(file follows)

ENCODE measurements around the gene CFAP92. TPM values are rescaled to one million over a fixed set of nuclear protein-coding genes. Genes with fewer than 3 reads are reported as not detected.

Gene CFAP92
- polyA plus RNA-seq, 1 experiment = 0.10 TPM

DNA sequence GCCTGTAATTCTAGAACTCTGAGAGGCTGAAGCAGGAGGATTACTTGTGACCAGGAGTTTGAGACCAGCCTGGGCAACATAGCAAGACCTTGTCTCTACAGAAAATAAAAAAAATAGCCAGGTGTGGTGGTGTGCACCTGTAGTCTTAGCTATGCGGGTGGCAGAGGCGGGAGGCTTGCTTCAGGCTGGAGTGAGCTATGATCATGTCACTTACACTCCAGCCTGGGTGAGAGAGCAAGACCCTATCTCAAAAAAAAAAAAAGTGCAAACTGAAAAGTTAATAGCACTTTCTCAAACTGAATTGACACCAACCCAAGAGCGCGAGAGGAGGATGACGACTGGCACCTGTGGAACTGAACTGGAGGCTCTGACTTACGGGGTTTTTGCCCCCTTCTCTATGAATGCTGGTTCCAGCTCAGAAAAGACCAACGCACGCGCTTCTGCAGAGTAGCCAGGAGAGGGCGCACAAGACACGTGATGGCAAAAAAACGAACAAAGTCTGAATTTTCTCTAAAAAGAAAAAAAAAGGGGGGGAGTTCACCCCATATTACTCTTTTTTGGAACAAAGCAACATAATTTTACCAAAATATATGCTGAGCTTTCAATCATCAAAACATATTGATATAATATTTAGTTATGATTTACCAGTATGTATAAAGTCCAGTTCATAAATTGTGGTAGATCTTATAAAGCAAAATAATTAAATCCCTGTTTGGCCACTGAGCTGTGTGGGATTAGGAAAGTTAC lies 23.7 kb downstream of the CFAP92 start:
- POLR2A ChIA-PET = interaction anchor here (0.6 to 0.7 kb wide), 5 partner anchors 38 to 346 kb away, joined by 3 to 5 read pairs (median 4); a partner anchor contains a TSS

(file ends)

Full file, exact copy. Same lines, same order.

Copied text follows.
ENCODE measurements around the gene CFAP92. TPM values are rescaled to one million over a fixed set of nuclear protein-coding genes. Genes with fewer than 3 reads are reported as not detected.

Gene CFAP92
- polyA plus RNA-seq, 1 experiment = 0.10 TPM

DNA sequence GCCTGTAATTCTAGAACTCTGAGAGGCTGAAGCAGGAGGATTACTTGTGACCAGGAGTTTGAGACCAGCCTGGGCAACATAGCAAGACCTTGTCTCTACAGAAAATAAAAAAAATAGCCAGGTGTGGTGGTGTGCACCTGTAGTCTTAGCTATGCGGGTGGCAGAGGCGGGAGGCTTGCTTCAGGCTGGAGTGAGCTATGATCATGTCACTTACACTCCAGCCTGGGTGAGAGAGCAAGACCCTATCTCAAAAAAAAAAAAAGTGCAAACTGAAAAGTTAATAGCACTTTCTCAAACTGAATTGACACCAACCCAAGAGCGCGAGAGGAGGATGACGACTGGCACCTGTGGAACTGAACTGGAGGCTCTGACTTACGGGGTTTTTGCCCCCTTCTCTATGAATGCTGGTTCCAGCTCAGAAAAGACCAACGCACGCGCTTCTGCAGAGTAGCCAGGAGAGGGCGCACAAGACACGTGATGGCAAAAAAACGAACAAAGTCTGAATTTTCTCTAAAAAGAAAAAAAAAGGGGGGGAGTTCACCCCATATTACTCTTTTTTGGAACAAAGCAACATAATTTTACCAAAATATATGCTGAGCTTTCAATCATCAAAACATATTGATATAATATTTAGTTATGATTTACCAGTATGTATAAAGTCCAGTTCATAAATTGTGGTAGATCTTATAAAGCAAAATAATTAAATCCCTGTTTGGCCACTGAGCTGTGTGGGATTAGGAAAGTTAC lies 23.7 kb downstream of the CFAP92 start:
- POLR2A ChIA-PET = interaction anchor here (0.6 to 0.7 kb wide), 5 partner anchors 38 to 346 kb away, joined by 3 to 5 read pairs (median 4); a partner anchor contains a TSS